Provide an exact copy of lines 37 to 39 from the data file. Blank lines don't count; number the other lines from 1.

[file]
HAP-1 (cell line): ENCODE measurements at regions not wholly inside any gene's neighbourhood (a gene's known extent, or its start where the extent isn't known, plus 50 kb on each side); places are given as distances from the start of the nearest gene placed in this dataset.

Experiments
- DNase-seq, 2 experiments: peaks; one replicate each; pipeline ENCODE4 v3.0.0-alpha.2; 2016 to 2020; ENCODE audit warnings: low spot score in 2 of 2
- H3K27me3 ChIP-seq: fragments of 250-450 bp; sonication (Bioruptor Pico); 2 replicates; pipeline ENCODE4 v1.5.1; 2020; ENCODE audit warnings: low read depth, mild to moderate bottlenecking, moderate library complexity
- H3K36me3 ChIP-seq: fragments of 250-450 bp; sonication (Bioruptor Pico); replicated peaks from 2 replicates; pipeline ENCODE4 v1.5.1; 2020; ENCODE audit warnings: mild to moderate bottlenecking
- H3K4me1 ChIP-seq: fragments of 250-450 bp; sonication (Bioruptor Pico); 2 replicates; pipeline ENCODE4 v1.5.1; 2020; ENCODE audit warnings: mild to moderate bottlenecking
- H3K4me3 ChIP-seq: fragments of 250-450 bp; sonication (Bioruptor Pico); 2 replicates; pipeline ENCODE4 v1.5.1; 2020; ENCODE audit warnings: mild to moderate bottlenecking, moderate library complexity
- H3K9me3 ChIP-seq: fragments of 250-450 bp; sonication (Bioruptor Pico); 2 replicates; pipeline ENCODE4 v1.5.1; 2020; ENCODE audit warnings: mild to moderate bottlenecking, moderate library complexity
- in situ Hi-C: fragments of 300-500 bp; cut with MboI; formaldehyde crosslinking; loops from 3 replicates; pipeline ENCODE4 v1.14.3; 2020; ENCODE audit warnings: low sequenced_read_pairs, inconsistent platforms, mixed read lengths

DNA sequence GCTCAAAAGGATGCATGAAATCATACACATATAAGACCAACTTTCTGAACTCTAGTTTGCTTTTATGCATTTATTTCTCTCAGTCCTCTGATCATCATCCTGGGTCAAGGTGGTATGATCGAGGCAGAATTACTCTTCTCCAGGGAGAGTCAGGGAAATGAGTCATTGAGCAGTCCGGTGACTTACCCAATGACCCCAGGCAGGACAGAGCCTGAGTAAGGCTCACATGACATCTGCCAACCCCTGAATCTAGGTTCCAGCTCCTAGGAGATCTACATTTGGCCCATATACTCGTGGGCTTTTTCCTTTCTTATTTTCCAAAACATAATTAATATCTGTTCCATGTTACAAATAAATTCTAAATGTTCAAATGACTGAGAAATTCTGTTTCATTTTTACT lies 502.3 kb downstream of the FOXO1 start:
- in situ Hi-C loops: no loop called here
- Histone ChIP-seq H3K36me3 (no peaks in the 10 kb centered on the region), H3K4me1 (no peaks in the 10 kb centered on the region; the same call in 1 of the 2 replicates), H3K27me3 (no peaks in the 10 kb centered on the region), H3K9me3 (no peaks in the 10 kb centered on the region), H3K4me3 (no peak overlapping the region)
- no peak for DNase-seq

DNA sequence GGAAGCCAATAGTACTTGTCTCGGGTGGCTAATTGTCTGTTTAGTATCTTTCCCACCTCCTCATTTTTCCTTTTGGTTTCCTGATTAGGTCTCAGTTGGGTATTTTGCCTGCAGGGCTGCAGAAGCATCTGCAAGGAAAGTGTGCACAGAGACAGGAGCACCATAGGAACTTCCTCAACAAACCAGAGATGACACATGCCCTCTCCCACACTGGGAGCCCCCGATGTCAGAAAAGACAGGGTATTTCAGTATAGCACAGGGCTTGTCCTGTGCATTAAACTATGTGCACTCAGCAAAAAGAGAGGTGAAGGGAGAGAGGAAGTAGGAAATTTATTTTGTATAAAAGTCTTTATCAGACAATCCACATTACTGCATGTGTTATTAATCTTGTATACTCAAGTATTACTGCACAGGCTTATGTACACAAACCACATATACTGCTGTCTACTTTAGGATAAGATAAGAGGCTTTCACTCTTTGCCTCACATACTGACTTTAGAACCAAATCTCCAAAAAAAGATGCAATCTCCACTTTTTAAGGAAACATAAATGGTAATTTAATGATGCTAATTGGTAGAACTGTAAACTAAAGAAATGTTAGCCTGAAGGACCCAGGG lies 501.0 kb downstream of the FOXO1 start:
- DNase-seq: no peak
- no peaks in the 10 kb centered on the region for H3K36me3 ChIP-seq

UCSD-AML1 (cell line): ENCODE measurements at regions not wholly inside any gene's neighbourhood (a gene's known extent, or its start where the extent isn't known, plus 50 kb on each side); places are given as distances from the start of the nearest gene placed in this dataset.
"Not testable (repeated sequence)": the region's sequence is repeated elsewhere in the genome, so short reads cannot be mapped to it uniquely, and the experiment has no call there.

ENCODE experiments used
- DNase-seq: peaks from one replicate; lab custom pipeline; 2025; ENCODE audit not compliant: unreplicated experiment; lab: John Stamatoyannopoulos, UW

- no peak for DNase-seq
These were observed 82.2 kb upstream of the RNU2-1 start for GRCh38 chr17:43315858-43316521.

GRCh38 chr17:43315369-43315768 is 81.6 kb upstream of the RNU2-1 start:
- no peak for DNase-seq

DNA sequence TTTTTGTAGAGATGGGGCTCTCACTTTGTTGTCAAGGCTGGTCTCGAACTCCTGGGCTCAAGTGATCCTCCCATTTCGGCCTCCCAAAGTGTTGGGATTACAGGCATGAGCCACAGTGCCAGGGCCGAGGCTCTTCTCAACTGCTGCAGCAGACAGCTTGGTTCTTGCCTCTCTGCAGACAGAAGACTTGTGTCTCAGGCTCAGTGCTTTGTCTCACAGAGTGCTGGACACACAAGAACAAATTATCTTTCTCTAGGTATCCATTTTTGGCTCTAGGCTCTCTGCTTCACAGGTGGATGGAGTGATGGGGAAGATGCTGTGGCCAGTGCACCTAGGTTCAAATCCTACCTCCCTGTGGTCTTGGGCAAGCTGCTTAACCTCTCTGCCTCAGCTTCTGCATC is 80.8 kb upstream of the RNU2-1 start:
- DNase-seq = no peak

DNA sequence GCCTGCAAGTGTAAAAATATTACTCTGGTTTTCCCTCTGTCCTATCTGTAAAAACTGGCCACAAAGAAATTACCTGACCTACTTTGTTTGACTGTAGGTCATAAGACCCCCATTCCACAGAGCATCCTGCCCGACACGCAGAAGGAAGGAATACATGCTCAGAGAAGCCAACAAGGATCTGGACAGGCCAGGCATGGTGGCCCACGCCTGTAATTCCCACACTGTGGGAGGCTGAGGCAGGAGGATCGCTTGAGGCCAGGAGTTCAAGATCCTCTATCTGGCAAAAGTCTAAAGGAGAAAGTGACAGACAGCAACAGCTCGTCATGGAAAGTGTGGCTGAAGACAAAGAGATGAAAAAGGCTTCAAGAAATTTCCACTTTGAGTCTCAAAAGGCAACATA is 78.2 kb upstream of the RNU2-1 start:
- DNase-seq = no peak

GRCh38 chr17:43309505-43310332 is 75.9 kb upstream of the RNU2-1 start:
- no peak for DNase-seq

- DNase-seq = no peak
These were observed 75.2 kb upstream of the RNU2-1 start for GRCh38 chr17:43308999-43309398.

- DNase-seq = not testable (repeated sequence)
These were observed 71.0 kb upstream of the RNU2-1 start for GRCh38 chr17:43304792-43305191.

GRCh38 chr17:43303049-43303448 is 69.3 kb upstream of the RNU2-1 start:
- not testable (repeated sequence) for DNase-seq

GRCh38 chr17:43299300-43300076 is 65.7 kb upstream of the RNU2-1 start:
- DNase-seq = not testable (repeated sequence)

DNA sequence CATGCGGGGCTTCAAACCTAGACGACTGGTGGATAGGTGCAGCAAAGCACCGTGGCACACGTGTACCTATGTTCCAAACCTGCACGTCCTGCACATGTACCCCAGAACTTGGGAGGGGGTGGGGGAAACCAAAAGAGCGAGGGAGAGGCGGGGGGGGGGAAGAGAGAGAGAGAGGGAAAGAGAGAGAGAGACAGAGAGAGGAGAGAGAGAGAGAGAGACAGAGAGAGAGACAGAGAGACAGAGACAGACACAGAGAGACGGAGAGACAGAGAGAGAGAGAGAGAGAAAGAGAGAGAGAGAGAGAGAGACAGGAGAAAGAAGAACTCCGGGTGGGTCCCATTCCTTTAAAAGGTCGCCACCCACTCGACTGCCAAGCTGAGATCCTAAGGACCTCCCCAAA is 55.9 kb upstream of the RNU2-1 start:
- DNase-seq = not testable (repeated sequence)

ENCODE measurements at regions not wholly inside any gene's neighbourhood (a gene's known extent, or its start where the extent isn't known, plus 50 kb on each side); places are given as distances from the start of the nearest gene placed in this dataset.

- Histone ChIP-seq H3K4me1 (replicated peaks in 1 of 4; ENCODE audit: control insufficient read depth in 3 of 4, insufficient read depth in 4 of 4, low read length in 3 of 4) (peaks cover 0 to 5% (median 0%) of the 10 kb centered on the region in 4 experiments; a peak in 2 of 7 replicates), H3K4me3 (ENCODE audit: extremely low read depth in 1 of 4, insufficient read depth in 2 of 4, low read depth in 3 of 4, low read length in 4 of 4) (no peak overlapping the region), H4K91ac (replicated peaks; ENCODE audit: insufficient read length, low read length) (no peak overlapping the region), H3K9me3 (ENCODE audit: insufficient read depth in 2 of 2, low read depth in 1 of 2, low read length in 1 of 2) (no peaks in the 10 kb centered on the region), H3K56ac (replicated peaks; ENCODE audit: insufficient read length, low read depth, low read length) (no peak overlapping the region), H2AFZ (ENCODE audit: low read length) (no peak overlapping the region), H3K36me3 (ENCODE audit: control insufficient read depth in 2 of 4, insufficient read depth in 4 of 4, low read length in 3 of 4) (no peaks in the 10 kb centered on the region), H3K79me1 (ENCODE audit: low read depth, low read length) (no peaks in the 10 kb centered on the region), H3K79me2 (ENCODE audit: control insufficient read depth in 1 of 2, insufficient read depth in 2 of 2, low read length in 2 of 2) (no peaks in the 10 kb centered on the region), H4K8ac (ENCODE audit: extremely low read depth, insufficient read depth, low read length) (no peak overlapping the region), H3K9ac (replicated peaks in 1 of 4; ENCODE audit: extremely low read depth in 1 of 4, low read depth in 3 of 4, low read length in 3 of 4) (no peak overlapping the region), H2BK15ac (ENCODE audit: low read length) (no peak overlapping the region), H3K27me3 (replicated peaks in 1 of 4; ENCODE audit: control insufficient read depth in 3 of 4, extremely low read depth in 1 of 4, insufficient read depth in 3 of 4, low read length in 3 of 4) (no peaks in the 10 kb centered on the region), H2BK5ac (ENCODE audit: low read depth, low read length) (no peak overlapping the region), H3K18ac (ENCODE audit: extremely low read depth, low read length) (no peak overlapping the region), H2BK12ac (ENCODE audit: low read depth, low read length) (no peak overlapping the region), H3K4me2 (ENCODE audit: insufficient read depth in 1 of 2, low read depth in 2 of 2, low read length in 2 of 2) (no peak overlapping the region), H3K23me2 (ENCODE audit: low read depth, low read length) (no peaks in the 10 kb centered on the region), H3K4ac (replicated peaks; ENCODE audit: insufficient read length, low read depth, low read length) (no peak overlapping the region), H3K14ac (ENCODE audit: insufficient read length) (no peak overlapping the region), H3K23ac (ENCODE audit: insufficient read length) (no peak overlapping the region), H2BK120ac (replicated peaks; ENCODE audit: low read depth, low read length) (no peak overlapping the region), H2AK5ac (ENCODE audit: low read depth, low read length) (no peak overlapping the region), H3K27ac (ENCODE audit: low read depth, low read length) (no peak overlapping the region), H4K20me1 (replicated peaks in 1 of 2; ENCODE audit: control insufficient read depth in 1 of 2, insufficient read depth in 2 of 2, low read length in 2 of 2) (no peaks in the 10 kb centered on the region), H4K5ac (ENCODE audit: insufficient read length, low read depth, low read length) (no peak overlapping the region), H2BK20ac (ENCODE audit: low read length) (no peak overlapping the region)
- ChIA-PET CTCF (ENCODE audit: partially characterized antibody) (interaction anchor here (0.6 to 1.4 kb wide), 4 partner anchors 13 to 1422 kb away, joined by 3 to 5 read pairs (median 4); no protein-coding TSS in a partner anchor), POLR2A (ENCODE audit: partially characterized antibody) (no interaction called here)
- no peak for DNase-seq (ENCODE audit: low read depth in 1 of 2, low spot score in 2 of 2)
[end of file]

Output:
GRCh38 chr17:43299300-43300076 is 65.7 kb upstream of the RNU2-1 start:
- DNase-seq = not testable (repeated sequence)

DNA sequence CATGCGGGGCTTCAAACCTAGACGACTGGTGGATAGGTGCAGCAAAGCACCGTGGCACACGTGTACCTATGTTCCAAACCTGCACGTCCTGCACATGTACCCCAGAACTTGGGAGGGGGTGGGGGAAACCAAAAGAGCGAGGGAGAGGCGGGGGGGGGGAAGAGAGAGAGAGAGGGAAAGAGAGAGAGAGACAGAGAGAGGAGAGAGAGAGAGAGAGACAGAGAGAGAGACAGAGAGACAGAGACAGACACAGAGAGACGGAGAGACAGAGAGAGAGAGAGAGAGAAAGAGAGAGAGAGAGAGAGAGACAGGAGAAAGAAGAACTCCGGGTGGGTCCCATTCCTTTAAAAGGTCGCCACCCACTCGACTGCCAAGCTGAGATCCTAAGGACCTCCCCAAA is 55.9 kb upstream of the RNU2-1 start: